Haley was seen by her counterparts at the United Nations as a voice of clarity in a U.S. administration that often gave off mixed signals on foreign policy, diplomats say.
But she has been overshadowed in recent months by the appointments of Trump loyalist Mike Pompeo as secretary of state and hawk John Bolton as White House national security adviser.
Pompeo has led policy on talks with North Korea, while Bolton has taken the lead on trying to implement Trump’s hard line against Iran.
Senator Robert Menendez, the top Democrat on the Senate Foreign Relations Committee, called Haley’s resignation yet another sign of the Trump Administration’s chaotic foreign policy.
“I am deeply concerned about the leadership vacuum she leaves and the national security impact of her departure at this time of continued disarray,” Menendez said in a statement.
Haley is the latest in a long line of high-profile departures from the administration, such as that of Tillerson and Steve Bannon, Trump’s chief strategist, who left in August 2017.
A convert to Christianity in her 20s after being raised a Sikh, Haley is popular with religious conservatives in the South.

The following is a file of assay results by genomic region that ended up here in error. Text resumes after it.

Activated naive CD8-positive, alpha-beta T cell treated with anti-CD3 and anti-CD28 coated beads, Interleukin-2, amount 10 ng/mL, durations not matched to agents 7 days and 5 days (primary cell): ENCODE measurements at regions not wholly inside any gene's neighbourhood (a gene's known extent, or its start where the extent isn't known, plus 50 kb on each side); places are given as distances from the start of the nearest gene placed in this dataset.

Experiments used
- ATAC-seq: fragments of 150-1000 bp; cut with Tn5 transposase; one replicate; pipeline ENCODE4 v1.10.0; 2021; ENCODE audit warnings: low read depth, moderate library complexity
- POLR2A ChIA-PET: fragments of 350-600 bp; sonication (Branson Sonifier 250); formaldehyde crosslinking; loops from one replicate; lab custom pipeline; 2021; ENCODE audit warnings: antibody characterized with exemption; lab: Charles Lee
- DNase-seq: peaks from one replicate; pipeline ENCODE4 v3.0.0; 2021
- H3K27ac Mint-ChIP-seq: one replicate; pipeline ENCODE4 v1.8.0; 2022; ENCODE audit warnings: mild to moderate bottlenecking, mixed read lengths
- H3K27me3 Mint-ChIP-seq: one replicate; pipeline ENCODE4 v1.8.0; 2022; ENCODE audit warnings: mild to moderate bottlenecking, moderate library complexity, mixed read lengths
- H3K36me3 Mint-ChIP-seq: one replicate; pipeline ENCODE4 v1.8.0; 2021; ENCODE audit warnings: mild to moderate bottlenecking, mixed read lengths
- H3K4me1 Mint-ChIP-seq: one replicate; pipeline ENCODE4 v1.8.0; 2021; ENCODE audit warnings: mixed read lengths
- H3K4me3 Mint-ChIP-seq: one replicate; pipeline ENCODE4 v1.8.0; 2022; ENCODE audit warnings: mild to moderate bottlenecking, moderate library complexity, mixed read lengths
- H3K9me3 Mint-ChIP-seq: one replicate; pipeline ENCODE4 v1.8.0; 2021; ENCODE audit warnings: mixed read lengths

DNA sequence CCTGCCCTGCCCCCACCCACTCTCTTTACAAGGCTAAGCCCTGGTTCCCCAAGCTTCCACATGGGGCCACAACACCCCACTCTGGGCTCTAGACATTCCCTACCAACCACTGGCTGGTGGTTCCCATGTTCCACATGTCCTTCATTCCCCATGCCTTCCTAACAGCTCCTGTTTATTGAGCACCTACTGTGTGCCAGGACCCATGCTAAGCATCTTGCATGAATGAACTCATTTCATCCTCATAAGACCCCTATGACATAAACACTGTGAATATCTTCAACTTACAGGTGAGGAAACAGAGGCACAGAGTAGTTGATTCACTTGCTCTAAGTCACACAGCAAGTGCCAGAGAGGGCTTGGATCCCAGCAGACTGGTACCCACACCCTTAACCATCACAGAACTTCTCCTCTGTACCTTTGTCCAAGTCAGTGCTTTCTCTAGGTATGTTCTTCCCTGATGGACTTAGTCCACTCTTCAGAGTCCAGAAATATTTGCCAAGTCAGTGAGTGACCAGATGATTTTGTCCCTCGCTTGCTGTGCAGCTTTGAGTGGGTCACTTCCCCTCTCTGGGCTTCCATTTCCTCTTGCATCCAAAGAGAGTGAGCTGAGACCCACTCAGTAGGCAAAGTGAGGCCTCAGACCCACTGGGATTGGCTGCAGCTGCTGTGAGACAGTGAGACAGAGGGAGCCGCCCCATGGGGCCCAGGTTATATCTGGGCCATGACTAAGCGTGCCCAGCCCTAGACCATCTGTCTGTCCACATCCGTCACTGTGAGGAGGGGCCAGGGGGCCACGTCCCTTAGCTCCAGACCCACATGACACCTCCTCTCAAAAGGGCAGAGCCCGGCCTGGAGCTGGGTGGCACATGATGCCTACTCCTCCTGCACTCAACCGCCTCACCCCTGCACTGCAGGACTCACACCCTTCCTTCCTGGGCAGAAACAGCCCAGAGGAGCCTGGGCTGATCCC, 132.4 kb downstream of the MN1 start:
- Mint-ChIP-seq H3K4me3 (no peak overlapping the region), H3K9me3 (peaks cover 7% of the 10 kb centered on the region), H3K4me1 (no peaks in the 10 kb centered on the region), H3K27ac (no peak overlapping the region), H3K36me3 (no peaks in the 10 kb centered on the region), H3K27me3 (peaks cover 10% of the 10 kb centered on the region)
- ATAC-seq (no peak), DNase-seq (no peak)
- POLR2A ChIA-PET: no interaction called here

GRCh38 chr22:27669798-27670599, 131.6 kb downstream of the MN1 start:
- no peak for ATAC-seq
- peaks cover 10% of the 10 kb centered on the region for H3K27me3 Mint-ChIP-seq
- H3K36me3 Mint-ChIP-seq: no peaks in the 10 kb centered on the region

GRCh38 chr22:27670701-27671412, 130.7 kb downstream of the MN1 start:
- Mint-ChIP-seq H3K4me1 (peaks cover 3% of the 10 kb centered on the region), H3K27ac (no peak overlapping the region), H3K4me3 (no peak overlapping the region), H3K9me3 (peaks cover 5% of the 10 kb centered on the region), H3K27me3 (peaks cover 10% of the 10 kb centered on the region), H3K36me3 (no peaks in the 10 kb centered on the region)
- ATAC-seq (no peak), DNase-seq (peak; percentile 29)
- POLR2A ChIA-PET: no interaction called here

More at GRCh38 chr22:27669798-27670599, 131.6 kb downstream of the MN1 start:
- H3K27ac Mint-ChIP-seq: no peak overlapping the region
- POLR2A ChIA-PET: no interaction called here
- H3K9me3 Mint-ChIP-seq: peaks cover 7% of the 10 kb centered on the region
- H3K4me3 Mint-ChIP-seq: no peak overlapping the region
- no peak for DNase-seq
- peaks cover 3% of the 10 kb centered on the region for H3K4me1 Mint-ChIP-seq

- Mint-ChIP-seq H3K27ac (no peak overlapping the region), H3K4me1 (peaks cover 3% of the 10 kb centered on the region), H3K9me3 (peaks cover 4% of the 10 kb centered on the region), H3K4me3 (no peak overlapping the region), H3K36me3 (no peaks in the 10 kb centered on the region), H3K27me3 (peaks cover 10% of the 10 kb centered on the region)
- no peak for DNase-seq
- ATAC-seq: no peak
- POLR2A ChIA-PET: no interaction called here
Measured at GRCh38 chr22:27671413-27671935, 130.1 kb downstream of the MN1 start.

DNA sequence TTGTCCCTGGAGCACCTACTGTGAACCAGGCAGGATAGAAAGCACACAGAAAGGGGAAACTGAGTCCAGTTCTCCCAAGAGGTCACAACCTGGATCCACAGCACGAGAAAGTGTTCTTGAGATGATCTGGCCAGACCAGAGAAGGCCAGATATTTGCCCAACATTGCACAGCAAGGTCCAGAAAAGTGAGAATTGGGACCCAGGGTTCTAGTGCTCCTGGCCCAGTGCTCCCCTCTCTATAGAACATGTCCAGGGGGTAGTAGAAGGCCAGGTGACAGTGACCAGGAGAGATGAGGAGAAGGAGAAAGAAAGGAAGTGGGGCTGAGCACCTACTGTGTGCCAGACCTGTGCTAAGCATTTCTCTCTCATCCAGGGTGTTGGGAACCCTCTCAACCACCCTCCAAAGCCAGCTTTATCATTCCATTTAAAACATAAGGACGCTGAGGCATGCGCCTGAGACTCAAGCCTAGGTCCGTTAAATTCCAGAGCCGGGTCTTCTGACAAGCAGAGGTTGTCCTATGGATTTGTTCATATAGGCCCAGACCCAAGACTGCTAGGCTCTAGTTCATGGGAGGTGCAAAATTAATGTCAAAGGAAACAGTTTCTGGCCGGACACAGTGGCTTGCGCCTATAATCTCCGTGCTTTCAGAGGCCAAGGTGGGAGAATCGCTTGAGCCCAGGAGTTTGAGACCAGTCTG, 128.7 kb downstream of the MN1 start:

Her status as a potential candidate for national high office was boosted in 2015 when she ordered the Confederate battle flag to be pulled down at South Carolina’s state capitol grounds after a white supremacist gunman shot dead nine black worshipers at a church in Charleston.
Haley has also applauded women who come forward to denounce sexual abuse or misconduct by men and said they should be heard, even if they are accusing Trump.
“Women who accuse anyone should be heard,” Haley said last December after accusations against three members of Congress. “They should be heard, and they should be dealt with.”
Referring to women whose accusations brought down powerful men, like movie producer Harvey Weinstein, Haley said: “I’m proud of their strength. I’m proud of their courage.”
Haley has long taken a tougher public stance on Russia than Trump, who has sought better relations with President Vladimir Putin.
Haley raised eyebrows within the administration when she announced in April that Washington was going to impose sanctions on Moscow over its support of Syria’s government. Trump then decided not to go ahead with the move.
Haley fought against what she called anti-Israel bias at the United Nations, and sometimes seemed to be channeling Trump’s abrasive style of diplomacy.
Last year, she upset U.S. allies and foes alike by warning that the United States would be taking names of countries that backed a U.N. resolution criticizing Trump’s decision to recognize Jerusalem as Israel’s capital.
Echoing previous statements from Trump, Haley said on Tuesday that the United States under his presidency is now respected around the world.
“Now the United States is respected. Countries may not like what we do, but they respect what we do. They know that if we say we’re going to do something, we follow it through,” she said.